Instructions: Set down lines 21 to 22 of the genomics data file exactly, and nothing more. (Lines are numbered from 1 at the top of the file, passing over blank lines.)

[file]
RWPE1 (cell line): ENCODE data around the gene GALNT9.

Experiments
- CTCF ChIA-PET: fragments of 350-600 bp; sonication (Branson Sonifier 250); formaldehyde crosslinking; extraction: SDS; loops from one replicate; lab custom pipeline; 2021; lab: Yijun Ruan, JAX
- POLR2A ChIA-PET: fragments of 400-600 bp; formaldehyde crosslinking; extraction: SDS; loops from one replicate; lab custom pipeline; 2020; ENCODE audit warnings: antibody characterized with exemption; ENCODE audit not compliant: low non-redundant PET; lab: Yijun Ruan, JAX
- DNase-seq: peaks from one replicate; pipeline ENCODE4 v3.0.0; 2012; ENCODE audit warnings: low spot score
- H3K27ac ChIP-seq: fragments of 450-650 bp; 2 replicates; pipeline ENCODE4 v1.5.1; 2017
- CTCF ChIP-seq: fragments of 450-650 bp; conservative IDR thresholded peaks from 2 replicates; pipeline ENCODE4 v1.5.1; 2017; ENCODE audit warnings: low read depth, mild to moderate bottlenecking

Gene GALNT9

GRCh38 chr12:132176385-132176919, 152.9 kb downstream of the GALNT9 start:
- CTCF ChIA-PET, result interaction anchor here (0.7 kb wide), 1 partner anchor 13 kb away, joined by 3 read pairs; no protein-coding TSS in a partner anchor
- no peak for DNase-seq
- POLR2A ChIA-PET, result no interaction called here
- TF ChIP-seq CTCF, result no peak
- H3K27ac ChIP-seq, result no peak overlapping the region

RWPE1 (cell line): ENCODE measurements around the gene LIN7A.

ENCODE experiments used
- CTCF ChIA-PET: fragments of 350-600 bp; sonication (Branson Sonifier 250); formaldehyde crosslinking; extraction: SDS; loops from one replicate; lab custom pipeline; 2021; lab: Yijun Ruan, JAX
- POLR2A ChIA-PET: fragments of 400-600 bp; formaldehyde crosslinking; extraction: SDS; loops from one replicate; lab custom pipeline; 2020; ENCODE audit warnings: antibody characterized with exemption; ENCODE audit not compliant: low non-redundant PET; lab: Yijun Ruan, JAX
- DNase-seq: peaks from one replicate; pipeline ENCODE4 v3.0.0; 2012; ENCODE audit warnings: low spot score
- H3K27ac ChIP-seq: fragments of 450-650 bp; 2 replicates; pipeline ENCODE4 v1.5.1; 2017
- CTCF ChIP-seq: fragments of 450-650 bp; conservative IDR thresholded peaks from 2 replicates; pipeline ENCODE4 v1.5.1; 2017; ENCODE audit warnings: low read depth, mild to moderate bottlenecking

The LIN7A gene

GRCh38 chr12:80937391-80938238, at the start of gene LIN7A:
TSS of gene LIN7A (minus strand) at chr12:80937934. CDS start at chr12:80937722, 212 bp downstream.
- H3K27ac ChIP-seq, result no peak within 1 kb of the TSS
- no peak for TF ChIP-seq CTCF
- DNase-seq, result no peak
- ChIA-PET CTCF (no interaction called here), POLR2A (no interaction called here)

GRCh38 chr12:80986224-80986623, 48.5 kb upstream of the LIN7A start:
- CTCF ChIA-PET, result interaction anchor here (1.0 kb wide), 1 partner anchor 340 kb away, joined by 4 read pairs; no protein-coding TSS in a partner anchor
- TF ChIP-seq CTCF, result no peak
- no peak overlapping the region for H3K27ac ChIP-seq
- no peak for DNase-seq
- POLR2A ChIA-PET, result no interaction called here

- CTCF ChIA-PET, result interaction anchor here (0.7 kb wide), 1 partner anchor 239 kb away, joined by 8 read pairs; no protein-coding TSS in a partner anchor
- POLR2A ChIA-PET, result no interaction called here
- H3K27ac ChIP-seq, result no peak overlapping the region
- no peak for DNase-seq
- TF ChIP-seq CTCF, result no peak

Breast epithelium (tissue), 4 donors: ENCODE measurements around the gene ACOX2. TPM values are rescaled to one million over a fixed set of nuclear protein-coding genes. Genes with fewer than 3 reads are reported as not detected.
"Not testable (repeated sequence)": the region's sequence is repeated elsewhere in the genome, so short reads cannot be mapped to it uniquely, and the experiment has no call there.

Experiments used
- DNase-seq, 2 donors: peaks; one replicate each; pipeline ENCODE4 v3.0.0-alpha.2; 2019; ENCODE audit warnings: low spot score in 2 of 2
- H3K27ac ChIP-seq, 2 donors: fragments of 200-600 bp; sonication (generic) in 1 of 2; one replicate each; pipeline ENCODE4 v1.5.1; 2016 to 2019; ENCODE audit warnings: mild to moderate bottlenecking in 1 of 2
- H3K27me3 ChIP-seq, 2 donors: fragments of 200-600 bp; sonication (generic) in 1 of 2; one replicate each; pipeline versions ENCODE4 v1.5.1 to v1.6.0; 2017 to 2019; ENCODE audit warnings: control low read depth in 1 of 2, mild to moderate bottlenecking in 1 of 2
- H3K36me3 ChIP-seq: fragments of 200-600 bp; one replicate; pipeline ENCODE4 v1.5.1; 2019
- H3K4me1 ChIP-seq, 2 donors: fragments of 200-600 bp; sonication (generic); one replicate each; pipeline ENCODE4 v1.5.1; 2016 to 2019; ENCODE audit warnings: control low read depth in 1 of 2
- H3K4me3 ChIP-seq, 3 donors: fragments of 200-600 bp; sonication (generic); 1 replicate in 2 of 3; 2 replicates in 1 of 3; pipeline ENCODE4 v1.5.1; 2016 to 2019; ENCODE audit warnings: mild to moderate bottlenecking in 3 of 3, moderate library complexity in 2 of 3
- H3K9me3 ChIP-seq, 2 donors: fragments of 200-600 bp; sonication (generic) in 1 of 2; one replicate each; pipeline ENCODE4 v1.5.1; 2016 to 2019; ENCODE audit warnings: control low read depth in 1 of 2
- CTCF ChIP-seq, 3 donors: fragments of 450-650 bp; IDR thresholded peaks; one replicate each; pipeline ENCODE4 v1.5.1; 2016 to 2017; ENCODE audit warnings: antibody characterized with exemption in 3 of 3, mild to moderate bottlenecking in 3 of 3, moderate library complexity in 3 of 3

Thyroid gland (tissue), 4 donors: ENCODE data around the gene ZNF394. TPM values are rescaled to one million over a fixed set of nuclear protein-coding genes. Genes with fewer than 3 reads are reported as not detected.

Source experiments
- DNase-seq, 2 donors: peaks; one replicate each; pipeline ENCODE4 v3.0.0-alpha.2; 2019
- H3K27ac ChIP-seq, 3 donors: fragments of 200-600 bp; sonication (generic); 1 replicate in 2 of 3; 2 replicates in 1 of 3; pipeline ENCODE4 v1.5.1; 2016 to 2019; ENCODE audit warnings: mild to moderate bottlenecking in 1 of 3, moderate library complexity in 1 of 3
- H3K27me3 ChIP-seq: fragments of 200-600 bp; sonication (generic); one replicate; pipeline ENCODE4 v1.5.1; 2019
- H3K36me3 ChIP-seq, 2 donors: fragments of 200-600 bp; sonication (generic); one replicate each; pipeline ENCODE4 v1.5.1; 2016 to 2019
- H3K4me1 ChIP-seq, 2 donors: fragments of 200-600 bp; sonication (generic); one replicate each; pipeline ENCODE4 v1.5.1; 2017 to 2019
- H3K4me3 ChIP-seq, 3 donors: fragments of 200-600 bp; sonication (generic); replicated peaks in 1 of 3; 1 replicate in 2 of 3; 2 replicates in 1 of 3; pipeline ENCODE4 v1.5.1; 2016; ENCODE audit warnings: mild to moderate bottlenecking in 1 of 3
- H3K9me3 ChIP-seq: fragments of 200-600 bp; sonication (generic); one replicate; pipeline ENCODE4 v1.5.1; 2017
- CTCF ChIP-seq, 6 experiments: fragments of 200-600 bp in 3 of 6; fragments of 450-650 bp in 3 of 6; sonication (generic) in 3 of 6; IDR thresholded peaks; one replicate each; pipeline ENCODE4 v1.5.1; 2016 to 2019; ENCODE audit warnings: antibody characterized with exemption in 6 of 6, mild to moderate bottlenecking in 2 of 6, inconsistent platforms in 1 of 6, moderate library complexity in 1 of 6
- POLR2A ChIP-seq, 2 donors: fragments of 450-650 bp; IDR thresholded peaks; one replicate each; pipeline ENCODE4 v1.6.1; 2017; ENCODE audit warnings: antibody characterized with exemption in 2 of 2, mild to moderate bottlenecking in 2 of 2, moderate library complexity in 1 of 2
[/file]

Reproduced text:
- CTCF ChIP-seq: fragments of 450-650 bp; conservative IDR thresholded peaks from 2 replicates; pipeline ENCODE4 v1.5.1; 2017; ENCODE audit warnings: low read depth, mild to moderate bottlenecking

The LIN7A gene